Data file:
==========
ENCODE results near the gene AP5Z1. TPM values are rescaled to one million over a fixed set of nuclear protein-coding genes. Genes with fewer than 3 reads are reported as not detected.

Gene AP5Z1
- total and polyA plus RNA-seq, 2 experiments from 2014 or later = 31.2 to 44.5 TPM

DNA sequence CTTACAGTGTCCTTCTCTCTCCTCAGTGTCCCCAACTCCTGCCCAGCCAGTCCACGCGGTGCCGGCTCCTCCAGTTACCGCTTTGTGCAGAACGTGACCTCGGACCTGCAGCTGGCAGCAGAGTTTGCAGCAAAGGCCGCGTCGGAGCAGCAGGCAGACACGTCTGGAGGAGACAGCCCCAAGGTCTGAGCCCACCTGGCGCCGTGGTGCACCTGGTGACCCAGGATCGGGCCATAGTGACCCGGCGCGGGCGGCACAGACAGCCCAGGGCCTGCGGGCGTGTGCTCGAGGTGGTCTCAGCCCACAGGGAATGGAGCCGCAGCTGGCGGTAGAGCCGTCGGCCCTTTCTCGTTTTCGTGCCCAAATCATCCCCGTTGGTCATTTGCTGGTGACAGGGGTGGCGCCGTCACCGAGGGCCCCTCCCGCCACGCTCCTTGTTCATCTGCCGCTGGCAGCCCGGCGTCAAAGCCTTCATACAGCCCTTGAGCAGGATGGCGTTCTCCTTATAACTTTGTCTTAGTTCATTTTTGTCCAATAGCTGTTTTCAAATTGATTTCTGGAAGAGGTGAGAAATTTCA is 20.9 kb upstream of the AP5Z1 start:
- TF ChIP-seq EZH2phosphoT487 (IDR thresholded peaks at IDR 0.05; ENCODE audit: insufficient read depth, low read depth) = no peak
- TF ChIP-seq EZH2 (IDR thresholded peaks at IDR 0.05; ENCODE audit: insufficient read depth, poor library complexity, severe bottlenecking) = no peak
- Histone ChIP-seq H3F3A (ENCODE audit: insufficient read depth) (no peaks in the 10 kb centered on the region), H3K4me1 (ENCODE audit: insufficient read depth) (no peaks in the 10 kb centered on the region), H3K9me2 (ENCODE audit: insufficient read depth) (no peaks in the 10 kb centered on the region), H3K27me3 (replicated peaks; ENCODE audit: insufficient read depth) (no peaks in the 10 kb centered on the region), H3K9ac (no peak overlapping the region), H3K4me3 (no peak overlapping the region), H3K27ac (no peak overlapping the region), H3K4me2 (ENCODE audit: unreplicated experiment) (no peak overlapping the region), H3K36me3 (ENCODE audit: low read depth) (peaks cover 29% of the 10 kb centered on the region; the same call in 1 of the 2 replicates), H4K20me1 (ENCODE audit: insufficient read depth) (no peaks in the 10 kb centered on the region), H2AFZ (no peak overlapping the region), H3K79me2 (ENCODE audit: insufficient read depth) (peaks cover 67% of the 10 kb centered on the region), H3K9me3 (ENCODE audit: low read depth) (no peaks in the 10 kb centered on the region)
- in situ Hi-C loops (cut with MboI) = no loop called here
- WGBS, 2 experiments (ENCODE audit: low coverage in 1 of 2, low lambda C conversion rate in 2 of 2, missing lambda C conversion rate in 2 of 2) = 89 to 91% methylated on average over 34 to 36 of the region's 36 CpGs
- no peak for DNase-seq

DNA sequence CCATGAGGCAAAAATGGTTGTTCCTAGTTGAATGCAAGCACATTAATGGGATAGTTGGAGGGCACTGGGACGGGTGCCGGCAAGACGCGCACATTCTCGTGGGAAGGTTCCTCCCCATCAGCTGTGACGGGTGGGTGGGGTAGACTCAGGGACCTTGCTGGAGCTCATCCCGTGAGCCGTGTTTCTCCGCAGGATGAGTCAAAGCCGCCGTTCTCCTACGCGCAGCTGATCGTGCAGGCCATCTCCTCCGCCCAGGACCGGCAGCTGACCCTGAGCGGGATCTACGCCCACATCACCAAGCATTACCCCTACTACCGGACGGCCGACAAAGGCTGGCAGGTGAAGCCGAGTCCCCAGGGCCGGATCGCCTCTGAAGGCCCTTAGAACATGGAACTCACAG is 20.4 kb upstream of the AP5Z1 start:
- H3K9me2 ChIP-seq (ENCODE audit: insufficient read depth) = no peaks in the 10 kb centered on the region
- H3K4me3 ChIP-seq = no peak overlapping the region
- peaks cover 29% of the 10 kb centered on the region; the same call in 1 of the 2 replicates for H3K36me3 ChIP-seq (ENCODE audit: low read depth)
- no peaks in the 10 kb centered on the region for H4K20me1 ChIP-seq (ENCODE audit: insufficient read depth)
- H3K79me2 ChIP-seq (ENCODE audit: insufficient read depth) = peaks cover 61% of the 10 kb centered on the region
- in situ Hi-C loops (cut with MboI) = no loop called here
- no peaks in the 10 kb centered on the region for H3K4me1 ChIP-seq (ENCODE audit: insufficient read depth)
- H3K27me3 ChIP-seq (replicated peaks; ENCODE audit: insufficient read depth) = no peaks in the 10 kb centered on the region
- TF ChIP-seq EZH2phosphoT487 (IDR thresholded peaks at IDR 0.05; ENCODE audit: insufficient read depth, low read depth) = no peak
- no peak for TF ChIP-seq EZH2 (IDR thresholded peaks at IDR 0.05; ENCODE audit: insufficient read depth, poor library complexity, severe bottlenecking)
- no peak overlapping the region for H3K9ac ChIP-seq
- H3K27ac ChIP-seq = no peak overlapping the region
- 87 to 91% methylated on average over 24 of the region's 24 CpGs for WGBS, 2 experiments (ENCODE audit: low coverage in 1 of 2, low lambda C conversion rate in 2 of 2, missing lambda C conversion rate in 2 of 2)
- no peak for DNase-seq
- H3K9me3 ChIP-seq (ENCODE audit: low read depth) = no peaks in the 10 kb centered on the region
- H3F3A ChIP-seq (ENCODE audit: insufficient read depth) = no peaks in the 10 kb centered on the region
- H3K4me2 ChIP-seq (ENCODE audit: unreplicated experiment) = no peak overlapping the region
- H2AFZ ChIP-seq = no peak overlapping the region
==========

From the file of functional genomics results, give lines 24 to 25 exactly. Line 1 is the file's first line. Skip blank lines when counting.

- 87 to 91% methylated on average over 24 of the region's 24 CpGs for WGBS, 2 experiments (ENCODE audit: low coverage in 1 of 2, low lambda C conversion rate in 2 of 2, missing lambda C conversion rate in 2 of 2)
- no peak for DNase-seq